Sunday, 7 August 2011

Hollyhock success!

No, I realise it doesn't look that exciting to you.  For me, however, this is the culmination of years of floral ambition. 
For a long time I thought hollyhocks were a made-up flower which only existed on the sets of films like The Wizard of Oz.  Slowly I came to realise they are growing plants, and also to dream of one day having a cottage garden.  Up till now this was completely unfeasible as it isn't possible to make a cottage garden in a row of pots outside a London flat, nor while on the move between different cities - carrying your plants in those same pots.  However in our latest house, and following the tearing up of our disgusting back yard to be replaced with a lawn and a few additional features, the creation of A Flowerbed, and planting of it to resemble a border, became a reality. 
Each year I read Robin Lane Fox's advice not to buy expensive seedlings, usually dispensed in June in a column which mocks those willing to pay the extortionate price of same while smugly recounting how many plants RLF has grown from seed or through division.  I smile wryly because all the Piglet's and my seedlings will by then have been eaten by slugs and snails, or dried out while we were away for a few days, or rotted because we were away for a few days and it rained like it only rains in South Wales and wherever Noah launched his ark.  However!  two years ago I planted some hollyhock seeds and one of them survived.  I placed it tenderly in the flowerbed, against a wall where I had originally envisioned a whole row of hollyhocks like toy soldiers, waving hilariously above the roof level.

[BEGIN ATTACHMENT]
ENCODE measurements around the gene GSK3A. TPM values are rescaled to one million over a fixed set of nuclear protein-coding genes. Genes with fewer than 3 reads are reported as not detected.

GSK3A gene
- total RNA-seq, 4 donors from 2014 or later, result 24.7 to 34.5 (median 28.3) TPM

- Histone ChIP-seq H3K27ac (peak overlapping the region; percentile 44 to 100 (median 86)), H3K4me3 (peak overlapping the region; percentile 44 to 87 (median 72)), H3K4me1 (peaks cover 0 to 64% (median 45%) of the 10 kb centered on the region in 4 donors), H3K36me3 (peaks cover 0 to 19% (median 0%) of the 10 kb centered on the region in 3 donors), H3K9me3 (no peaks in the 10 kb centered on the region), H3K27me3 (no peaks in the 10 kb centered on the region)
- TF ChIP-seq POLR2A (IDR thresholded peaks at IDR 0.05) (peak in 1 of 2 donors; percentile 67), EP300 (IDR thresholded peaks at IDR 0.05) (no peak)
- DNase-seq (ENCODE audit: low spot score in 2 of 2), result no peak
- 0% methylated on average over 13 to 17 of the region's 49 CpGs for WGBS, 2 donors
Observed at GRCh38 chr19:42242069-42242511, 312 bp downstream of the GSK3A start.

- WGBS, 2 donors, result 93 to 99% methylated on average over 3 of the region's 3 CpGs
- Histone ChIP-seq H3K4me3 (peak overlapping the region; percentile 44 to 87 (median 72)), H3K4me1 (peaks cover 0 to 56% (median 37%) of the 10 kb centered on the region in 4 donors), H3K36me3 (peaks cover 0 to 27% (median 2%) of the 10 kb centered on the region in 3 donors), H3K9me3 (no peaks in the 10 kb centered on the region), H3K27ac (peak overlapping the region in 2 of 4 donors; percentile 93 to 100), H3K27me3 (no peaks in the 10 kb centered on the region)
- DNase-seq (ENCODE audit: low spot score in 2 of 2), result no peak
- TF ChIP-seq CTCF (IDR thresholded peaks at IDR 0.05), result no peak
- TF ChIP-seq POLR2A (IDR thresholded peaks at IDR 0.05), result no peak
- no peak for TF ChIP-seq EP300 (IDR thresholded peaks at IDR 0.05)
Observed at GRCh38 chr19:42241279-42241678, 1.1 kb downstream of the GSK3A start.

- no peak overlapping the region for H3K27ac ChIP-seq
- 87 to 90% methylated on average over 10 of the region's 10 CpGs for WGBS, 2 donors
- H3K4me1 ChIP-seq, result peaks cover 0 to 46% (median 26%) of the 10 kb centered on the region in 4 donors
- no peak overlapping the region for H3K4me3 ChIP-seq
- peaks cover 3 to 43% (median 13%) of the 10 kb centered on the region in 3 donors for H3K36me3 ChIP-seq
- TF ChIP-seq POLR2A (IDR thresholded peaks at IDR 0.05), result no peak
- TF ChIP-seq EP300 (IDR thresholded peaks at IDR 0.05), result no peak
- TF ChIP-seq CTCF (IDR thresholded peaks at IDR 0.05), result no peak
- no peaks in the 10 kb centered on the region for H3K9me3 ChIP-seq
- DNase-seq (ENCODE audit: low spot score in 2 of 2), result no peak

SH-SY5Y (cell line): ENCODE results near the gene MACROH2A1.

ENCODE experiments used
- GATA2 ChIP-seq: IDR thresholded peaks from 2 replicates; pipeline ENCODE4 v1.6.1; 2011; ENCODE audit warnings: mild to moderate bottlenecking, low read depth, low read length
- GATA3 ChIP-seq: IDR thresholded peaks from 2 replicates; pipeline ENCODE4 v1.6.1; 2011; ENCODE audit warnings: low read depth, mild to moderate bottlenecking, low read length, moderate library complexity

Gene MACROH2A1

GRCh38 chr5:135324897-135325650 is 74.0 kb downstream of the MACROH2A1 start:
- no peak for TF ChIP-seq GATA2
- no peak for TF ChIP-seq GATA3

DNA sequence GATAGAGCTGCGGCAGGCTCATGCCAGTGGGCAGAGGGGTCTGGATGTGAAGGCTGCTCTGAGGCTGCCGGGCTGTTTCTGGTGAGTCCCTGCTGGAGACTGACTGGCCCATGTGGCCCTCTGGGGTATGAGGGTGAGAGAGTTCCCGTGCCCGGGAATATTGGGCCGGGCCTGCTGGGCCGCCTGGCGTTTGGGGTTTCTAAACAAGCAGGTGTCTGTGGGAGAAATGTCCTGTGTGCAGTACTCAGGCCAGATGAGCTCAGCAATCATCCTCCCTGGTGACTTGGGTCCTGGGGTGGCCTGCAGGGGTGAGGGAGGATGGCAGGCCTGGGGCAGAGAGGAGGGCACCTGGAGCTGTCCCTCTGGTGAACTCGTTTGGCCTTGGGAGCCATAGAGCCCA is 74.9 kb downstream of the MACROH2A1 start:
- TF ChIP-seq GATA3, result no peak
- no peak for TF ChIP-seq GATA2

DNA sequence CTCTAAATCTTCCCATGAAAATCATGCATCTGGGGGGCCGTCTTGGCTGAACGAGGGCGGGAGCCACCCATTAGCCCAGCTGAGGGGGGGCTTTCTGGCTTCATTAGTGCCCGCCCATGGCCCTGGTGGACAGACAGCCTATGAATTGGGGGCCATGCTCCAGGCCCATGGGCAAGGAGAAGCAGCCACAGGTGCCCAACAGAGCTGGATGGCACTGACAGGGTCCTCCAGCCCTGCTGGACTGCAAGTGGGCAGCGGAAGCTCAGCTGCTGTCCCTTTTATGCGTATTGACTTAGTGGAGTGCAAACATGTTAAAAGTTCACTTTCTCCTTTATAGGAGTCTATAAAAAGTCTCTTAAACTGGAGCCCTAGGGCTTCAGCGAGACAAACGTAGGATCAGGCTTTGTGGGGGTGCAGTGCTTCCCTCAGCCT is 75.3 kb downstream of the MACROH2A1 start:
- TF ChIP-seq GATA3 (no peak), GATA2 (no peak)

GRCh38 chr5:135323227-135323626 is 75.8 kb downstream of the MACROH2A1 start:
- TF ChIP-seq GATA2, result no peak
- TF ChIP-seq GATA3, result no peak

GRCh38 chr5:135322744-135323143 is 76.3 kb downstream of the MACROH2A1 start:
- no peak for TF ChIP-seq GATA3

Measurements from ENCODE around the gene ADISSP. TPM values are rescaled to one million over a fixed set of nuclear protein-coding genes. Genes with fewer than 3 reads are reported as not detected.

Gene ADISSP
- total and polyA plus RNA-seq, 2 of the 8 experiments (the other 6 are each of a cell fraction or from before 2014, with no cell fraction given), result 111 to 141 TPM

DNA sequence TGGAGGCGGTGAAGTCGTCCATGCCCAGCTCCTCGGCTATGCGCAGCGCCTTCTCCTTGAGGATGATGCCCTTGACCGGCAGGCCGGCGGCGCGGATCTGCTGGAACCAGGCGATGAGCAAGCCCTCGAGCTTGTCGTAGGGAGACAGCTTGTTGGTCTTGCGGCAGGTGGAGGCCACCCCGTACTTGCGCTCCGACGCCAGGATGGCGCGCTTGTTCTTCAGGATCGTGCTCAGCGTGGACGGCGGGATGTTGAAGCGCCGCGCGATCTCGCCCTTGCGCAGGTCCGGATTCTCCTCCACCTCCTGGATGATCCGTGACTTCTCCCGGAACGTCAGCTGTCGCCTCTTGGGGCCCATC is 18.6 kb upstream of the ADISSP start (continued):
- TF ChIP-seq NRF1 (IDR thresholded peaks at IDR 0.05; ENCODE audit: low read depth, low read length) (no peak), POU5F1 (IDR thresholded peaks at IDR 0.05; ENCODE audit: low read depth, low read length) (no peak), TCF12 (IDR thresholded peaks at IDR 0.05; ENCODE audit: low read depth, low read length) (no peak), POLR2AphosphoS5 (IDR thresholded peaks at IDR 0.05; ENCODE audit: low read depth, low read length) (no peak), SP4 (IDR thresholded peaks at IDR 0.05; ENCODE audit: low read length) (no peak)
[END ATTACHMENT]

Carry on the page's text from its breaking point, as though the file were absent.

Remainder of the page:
The slugs feasted royally on its leaves and I discovered that hollyhocks are biennual - you have to plant and nurture them in the first year for them to flower in the second year.  Winter was long and snowy - the poor little raggedy-leaved seedling was buried for weeks in snow and I gave up on it.  Imagine my joy when it started growing back again this spring!  I could no longer remember which kind of hollyhock it was (I'd planted seeds for two or three). I watched as it spired upwards against the whitewashed wall, waiting for the moment when it stretched above the (rather low) outhouse roof.  After all these years, I didn't dare hope it would make it to flowering. 
Yet here it is, a Hollyhock 'Crème de Cassis', which I have grown from seed myself. 


  1. Congratulations! There are few things more satisfying than creating plants from seeds. It is winter here and I discovered half a dozen wrinkled nasturtium seeds like old men's testicles at the bottom of my bag waiting to be planted. I feel the same way about nasturtiums you do about hollyhocks - especially the ones with dark green leaves and deep red flowers I found in UK. However like in England they are the "sacrificial anodes" (to quote a donnish Oxford friend of ours) of the plant world and there was a concerted attack on the ones in pots by cabbage moths mid-winter. Fortunately I noticed in time and after the counterattack the ground around was littered with the dead carcasses of caterpillars as a warning to others.

  2. I take a more relaxed approach to gardening. Plant it and hope it grows. I've given up on my herb garden though as the slugs did not! Hmmph